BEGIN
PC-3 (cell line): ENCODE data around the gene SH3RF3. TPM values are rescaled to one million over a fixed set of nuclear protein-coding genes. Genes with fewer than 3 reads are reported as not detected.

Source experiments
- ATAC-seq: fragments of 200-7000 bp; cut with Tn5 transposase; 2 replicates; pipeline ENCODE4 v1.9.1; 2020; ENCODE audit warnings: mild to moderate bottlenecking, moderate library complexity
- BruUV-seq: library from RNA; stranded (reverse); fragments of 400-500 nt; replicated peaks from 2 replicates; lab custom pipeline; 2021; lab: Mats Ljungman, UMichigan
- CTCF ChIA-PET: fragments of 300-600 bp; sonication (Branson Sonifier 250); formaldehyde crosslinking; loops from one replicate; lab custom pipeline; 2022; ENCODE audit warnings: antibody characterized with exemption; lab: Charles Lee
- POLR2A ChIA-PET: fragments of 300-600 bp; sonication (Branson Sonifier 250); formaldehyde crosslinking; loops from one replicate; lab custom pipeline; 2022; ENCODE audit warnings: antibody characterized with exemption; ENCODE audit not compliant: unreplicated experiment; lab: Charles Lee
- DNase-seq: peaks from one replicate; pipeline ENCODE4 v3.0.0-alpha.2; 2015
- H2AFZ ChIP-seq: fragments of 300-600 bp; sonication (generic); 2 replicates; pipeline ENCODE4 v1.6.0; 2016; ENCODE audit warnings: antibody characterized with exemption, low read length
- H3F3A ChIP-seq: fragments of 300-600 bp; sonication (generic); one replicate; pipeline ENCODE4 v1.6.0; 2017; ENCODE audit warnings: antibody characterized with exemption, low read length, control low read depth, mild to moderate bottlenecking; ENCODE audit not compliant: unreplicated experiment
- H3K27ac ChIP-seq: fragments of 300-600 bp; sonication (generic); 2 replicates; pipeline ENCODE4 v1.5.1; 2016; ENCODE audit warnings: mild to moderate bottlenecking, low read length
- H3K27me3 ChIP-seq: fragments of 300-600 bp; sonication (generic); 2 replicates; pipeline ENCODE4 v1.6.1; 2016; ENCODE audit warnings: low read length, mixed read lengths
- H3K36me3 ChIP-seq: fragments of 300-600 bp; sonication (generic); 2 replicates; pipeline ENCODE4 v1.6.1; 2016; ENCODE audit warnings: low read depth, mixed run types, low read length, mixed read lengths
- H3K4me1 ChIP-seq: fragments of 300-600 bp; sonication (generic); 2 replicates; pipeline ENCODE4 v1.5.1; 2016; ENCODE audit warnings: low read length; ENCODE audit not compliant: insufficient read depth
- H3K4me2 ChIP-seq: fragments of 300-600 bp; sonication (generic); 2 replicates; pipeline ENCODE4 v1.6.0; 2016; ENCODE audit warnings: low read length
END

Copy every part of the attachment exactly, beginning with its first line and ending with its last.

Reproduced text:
PC-3 (cell line): ENCODE data around the gene SH3RF3. TPM values are rescaled to one million over a fixed set of nuclear protein-coding genes. Genes with fewer than 3 reads are reported as not detected.

Source experiments
- ATAC-seq: fragments of 200-7000 bp; cut with Tn5 transposase; 2 replicates; pipeline ENCODE4 v1.9.1; 2020; ENCODE audit warnings: mild to moderate bottlenecking, moderate library complexity
- BruUV-seq: library from RNA; stranded (reverse); fragments of 400-500 nt; replicated peaks from 2 replicates; lab custom pipeline; 2021; lab: Mats Ljungman, UMichigan
- CTCF ChIA-PET: fragments of 300-600 bp; sonication (Branson Sonifier 250); formaldehyde crosslinking; loops from one replicate; lab custom pipeline; 2022; ENCODE audit warnings: antibody characterized with exemption; lab: Charles Lee
- POLR2A ChIA-PET: fragments of 300-600 bp; sonication (Branson Sonifier 250); formaldehyde crosslinking; loops from one replicate; lab custom pipeline; 2022; ENCODE audit warnings: antibody characterized with exemption; ENCODE audit not compliant: unreplicated experiment; lab: Charles Lee
- DNase-seq: peaks from one replicate; pipeline ENCODE4 v3.0.0-alpha.2; 2015
- H2AFZ ChIP-seq: fragments of 300-600 bp; sonication (generic); 2 replicates; pipeline ENCODE4 v1.6.0; 2016; ENCODE audit warnings: antibody characterized with exemption, low read length
- H3F3A ChIP-seq: fragments of 300-600 bp; sonication (generic); one replicate; pipeline ENCODE4 v1.6.0; 2017; ENCODE audit warnings: antibody characterized with exemption, low read length, control low read depth, mild to moderate bottlenecking; ENCODE audit not compliant: unreplicated experiment
- H3K27ac ChIP-seq: fragments of 300-600 bp; sonication (generic); 2 replicates; pipeline ENCODE4 v1.5.1; 2016; ENCODE audit warnings: mild to moderate bottlenecking, low read length
- H3K27me3 ChIP-seq: fragments of 300-600 bp; sonication (generic); 2 replicates; pipeline ENCODE4 v1.6.1; 2016; ENCODE audit warnings: low read length, mixed read lengths
- H3K36me3 ChIP-seq: fragments of 300-600 bp; sonication (generic); 2 replicates; pipeline ENCODE4 v1.6.1; 2016; ENCODE audit warnings: low read depth, mixed run types, low read length, mixed read lengths
- H3K4me1 ChIP-seq: fragments of 300-600 bp; sonication (generic); 2 replicates; pipeline ENCODE4 v1.5.1; 2016; ENCODE audit warnings: low read length; ENCODE audit not compliant: insufficient read depth
- H3K4me2 ChIP-seq: fragments of 300-600 bp; sonication (generic); 2 replicates; pipeline ENCODE4 v1.6.0; 2016; ENCODE audit warnings: low read length